Design and technology is an inspiring, rigorous and practical subject. Using creativity and imagination, pupils design and make products that solve real and relevant problems within a variety of contexts, considering their own and others’ needs, wants and values. They acquire a broad range of subject knowledge and draw on disciplines such as mathematics, science, engineering, computing and art. Pupils learn how to take risks, becoming resourceful, innovative, enterprising and capable citizens. Through the evaluation of past and present design and technology, they develop a critical understanding of its impact on daily life and the wider world. High-quality design and technology education makes an essential contribution to the creativity, culture, wealth and well-being of the nation.
The national curriculum for design and technology aims to ensure that all pupils:
Within each year group, children will focus on three threshold concepts. These are the big ideas which underpin the subject.
• Master practical techniques
This concept involves developing the skills needed to make high-quality products.
• Take inspiration from design
This concept involves appreciating the design process that has influenced the products we use in everyday life.
• Design, make, evaluate and improve
This concept involves developing the process of design thinking and seeing design as an iterative process.
Alongside these three threshold concepts, there are a range of knowledge categories which work to strengthen children's knowledge of each of the threshold concepts. Within each unit, the children will work towards showing their understanding of these knowledge categories. These are as follows:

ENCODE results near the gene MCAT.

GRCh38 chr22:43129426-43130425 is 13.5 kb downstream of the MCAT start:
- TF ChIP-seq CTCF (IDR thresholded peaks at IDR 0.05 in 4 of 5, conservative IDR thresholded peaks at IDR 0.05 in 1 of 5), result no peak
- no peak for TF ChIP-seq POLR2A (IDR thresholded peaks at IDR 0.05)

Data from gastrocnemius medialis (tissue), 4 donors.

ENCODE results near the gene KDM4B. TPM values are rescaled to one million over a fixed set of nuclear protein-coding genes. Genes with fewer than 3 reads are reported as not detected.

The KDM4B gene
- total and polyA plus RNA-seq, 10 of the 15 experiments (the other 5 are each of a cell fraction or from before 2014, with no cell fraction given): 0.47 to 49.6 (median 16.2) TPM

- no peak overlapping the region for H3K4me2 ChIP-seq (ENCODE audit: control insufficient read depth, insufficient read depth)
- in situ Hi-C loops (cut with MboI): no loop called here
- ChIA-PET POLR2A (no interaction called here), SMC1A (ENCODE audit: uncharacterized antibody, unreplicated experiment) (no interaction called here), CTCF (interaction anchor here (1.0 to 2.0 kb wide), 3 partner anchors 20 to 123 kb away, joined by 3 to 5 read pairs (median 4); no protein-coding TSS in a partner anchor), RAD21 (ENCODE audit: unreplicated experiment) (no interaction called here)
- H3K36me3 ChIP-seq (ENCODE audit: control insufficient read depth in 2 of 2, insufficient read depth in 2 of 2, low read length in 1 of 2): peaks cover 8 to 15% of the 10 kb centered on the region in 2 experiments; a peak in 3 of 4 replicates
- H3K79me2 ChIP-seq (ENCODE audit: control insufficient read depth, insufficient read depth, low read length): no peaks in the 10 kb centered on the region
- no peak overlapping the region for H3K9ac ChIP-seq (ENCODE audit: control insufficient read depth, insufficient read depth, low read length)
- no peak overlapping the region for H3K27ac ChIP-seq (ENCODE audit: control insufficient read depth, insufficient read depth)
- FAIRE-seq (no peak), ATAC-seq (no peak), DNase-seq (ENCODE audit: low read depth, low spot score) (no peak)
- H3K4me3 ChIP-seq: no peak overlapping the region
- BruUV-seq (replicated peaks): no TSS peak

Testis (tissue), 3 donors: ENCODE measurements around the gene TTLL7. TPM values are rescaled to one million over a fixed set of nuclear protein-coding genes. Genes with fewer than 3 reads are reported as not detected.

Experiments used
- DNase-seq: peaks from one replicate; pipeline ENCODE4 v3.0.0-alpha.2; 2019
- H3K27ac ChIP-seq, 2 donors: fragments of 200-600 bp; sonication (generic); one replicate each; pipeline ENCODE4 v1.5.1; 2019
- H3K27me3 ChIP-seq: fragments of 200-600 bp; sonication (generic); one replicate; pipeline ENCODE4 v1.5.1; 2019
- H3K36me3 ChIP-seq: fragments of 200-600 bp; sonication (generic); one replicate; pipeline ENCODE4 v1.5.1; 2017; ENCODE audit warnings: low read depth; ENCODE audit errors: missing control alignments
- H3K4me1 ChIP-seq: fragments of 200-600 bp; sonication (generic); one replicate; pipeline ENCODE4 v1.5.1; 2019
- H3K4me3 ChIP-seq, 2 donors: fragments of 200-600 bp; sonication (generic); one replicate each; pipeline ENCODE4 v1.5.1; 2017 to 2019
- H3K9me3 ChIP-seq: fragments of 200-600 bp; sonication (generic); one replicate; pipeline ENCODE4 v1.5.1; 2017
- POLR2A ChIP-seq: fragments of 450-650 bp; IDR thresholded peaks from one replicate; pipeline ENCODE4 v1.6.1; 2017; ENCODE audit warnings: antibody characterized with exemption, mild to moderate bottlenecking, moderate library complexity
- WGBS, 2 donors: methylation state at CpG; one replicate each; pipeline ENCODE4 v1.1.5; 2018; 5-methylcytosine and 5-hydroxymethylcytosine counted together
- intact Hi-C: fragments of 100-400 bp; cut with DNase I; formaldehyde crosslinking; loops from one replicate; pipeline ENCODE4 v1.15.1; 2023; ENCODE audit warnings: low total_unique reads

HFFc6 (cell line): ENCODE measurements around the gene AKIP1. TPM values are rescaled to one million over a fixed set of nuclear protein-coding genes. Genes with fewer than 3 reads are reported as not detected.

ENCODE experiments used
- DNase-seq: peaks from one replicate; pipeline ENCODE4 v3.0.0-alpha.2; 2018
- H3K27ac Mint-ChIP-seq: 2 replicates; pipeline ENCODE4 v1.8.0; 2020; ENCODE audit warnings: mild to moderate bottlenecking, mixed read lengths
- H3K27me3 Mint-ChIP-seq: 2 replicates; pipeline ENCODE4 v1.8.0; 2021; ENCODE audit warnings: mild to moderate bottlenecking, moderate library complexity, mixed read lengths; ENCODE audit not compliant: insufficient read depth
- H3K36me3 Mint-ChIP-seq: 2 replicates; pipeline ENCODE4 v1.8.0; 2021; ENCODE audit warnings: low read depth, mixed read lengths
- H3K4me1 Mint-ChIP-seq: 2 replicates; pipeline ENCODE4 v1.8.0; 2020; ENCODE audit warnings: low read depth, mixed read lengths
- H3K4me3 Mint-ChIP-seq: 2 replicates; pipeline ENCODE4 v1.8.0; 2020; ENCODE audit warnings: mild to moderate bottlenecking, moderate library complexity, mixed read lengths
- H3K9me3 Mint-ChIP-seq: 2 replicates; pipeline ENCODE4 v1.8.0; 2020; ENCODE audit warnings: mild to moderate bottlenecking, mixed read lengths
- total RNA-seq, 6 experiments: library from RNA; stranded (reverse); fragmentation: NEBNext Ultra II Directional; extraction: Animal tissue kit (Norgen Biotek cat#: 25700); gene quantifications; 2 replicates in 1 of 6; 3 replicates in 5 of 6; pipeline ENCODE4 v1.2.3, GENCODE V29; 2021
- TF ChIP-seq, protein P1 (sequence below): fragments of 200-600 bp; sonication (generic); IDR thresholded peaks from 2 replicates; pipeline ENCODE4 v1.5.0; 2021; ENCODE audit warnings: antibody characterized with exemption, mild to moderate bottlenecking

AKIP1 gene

Involves knowing about the technical theories that underpin design. This helps designers to imagine products that, in the real world, will do what they intended them to do.
Involves applying technical knowledge to projects. Designers need automatic recall of technical and practical knowledge to successfully realise their designs.
The ideas for most inventions come from things that are already in existence and, over time, inventors gradually improve them. Designers take inspiration from products already in existence and use them as starting points for their designs.
Design is an iterative process. The word ‘iterate’ means to repeat. This is an important part of the discipline of design.
As you can see, there are a wide range of DT units covered at Middleton:
Our curriculum is designed to allow children to experience each of these units within each milestone. This allows children to revisit these areas and progress their skills.